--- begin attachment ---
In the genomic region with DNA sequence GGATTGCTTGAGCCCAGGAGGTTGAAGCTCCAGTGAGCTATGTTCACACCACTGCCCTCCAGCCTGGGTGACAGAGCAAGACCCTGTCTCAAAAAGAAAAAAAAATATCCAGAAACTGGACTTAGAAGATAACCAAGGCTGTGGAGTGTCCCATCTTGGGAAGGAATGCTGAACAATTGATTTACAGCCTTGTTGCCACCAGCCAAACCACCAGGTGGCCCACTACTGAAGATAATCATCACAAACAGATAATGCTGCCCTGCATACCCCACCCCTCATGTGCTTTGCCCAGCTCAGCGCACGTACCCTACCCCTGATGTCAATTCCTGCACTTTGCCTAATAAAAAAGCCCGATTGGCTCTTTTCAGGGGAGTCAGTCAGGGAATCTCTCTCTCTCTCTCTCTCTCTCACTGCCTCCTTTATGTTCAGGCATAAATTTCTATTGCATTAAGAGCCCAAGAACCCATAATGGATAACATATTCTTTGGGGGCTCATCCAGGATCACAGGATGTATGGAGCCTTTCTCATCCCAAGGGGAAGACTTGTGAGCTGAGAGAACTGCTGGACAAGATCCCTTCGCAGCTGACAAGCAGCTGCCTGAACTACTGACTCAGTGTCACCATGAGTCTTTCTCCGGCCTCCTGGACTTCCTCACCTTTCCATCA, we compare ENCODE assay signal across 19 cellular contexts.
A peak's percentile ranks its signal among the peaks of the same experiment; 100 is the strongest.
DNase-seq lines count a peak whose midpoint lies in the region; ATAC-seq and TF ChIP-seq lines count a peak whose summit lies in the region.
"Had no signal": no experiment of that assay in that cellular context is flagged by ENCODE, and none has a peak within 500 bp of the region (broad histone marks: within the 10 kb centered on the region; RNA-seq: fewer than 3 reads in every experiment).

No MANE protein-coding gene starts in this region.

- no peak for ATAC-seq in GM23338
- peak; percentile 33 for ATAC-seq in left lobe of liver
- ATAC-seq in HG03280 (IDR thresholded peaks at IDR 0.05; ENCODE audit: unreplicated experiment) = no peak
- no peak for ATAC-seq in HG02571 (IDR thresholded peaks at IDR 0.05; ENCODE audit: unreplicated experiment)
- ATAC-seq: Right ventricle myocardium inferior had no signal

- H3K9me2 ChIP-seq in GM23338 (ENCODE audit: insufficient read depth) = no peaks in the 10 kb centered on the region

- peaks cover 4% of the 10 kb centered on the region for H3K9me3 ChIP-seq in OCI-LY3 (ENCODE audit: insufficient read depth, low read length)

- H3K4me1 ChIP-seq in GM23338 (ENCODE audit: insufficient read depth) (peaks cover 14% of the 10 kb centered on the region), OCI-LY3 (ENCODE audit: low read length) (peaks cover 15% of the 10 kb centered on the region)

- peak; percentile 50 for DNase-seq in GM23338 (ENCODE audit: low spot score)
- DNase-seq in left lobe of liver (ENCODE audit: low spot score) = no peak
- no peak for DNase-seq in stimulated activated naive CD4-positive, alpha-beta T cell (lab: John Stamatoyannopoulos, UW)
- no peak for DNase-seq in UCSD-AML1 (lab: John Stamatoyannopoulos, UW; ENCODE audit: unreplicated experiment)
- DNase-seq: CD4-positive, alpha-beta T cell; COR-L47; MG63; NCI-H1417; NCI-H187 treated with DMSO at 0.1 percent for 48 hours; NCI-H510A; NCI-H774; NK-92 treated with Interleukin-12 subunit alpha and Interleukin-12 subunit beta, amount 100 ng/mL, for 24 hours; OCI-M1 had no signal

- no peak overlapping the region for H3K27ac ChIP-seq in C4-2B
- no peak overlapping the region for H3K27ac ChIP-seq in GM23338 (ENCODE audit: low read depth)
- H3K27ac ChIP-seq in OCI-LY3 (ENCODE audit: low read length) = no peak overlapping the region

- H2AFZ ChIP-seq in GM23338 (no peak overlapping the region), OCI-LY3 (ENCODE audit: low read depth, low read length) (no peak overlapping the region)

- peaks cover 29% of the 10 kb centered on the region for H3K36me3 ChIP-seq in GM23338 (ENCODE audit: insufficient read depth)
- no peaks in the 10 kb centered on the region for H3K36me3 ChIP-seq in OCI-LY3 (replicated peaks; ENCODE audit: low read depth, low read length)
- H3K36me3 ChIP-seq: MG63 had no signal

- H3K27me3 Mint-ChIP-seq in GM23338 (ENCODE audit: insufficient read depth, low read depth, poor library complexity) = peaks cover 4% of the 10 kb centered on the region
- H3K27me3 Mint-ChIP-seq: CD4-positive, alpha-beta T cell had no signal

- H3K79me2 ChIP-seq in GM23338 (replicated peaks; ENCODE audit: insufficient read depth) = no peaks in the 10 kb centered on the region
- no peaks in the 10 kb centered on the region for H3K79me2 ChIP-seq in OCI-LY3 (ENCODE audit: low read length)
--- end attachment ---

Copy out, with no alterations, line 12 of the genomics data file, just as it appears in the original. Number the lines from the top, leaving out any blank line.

- peaks cover 4% of the 10 kb centered on the region for H3K9me3 ChIP-seq in OCI-LY3 (ENCODE audit: insufficient read depth, low read length)